The Rise of the Eucalypt Forest Could Boost Manuka Industry
The East Coast and Gisborne could become the spear-point for an industry that has the potential to boost New Zealand’s wood exports by $2 billion in just two years. According to the Gisborne Herald, the long term reintroduction of extinct eucalypt forests could be the key. Under the New Zealand Dryland Forests Initiative, a trial site was set up at Te Koawa Station almost six years ago in an effort to test the potential for planting and successfully growing eucalyptus that is ground durable.
According to Paul Millen, project manager for NZFI, a Field Day has been scheduled at the site to unveil what could be some potentially exciting results for the project. Three of these Field Days will be held at three of the trial sites across the country and will be funded by the Ministry of Primary Industries. The eucalypt hardwood industry is projected to be worth about $2 billion on a national level come 2050. According to Millen, the project will have spin-off benefits for the Manuka honey industry as well, including beekeeping and benefits to foresters under the Emissions Trading Scheme.
“We’ve had a lot of support from the farm forestry sector in Gisborne. We think Gisborne is very suitable for growing these eucalypt species. These species have been tested in Gisborne, and there are a number of other sites now where I have seen people growing them as a hobby, but it had never been picked up by the forestry researchers,” said Millen. “Gisborne already has some of the highest productivity for Radiata pine forestry, and we anticipate it will be similar for these eucalypts […].”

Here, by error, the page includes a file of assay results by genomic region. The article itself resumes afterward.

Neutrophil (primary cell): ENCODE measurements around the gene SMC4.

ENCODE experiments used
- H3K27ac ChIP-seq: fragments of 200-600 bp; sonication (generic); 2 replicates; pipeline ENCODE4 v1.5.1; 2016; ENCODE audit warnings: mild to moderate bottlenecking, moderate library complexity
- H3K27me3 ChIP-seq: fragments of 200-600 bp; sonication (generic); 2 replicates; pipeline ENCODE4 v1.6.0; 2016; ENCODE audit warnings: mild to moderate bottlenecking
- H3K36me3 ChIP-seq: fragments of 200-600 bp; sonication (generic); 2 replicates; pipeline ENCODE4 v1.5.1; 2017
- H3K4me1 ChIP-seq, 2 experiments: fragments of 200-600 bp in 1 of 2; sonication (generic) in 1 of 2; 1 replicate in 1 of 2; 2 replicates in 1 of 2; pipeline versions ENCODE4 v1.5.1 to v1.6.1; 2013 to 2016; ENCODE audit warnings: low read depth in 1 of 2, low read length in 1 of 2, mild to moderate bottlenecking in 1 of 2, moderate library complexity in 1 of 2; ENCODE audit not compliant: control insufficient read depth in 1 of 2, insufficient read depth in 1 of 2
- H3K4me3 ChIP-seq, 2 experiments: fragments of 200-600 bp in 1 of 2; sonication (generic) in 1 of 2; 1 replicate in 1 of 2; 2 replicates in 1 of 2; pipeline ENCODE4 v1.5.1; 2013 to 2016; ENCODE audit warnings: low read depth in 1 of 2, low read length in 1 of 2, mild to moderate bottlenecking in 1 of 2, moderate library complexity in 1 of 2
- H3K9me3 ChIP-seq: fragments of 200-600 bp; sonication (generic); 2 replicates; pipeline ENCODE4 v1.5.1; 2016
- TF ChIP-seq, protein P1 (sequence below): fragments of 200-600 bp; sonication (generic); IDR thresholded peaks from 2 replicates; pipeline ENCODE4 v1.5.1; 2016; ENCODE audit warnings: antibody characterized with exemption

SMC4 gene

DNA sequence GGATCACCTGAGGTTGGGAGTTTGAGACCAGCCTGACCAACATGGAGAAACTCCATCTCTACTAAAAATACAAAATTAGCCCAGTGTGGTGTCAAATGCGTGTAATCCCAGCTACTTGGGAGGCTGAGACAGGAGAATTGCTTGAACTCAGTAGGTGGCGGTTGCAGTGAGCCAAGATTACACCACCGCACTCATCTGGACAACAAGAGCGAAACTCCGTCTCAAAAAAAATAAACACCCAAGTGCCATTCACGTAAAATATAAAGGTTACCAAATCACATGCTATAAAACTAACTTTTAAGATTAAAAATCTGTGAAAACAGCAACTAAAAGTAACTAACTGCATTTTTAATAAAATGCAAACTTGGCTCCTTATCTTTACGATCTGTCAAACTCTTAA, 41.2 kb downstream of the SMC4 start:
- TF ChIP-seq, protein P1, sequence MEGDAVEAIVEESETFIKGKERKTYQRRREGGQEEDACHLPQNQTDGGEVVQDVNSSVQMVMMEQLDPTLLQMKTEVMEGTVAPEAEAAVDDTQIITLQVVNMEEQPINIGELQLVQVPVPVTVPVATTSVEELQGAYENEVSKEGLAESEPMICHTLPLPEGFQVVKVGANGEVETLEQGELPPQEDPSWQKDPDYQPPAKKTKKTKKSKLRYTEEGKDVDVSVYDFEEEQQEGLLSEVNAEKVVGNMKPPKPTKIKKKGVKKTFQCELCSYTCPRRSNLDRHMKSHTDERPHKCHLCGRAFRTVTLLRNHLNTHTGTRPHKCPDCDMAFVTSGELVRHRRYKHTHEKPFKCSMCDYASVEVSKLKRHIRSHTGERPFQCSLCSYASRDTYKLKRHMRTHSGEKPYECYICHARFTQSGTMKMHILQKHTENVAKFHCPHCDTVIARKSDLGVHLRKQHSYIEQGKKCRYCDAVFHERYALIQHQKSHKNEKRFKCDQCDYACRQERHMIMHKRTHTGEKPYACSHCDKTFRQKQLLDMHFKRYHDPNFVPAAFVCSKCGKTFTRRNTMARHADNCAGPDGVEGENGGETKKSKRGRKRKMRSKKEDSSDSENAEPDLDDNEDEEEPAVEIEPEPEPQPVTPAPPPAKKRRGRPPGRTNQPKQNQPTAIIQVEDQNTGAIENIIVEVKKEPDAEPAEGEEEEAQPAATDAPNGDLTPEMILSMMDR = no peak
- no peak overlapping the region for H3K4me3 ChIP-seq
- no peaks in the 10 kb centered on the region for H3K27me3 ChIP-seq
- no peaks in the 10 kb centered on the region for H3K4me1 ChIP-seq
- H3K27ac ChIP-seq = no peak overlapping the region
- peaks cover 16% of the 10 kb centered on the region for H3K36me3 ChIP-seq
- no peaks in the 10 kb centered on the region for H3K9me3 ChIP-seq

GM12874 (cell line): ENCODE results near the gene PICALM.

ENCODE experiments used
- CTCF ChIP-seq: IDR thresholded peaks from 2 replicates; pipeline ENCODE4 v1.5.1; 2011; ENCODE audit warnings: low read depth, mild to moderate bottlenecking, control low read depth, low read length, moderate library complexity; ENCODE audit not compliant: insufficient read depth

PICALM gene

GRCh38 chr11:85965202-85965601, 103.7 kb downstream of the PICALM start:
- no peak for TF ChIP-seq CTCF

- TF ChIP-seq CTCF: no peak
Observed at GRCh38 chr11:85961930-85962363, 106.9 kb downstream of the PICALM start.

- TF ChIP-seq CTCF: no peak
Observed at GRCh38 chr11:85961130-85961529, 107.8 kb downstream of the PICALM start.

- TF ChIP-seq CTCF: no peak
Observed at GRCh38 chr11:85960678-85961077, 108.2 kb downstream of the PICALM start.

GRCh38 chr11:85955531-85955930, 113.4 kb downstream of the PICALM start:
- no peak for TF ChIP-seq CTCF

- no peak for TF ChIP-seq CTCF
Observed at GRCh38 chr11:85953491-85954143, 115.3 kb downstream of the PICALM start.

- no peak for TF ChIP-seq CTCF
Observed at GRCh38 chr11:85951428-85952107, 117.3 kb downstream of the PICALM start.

As far as the benefits for the Manuka honey industry, the flowering of the eucalypt trees will provide additional foraging opportunities for honey bees. “There is a lot of industry around Manuka honey, and one of the benefits that eucalypts offer is that they are flowering,” said Millen. “In fact, they are closely-related to Manuka, and funnily back in the Miocene eucalypts had evolved in New Zealand. They went extinct in the Ice Age, but they are closely allied to a lot of New Zealand plants.
Millen went on to explain that the hopes for the eucalypt hardwood industry is that it will help to better support the local honey bee populations. “[…] there will be potential for the honey industry once these plantations are established at scale. It’s pretty exciting.”